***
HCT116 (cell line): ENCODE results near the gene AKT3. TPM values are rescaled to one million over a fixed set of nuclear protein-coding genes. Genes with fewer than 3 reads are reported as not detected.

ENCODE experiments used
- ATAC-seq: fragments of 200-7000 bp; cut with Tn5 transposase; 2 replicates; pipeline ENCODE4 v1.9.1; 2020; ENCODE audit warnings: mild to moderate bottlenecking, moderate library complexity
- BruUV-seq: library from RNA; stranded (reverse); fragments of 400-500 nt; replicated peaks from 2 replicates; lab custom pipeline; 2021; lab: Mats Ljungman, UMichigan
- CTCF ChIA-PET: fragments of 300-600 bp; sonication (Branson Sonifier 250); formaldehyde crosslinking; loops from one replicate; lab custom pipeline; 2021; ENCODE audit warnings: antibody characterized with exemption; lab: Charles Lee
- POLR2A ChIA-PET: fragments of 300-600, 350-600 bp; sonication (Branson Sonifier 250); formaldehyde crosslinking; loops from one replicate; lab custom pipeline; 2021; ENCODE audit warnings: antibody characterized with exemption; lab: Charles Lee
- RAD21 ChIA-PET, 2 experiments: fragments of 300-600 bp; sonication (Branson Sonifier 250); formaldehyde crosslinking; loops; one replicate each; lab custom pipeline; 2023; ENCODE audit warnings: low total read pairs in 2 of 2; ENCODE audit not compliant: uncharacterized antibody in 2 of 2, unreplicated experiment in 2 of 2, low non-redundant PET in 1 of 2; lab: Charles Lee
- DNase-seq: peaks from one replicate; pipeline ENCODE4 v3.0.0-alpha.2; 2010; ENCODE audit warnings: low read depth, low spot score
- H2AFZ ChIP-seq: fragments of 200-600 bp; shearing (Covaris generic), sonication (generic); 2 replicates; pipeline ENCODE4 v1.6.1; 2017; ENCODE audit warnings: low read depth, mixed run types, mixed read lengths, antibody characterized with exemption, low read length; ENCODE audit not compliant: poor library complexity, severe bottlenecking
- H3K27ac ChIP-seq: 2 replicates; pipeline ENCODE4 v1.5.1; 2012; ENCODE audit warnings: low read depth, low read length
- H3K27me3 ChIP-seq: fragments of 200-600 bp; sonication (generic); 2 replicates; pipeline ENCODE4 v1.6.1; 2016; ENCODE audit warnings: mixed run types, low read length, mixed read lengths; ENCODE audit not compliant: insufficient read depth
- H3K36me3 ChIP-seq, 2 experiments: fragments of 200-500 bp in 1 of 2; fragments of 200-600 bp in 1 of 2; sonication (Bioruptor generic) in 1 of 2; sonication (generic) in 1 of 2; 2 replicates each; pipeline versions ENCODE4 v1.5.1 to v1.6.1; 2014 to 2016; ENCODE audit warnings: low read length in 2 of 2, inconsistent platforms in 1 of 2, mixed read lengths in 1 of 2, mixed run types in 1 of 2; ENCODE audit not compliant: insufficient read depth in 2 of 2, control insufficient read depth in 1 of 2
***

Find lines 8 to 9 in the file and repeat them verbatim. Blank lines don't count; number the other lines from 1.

- DNase-seq: peaks from one replicate; pipeline ENCODE4 v3.0.0-alpha.2; 2010; ENCODE audit warnings: low read depth, low spot score
- H2AFZ ChIP-seq: fragments of 200-600 bp; shearing (Covaris generic), sonication (generic); 2 replicates; pipeline ENCODE4 v1.6.1; 2017; ENCODE audit warnings: low read depth, mixed run types, mixed read lengths, antibody characterized with exemption, low read length; ENCODE audit not compliant: poor library complexity, severe bottlenecking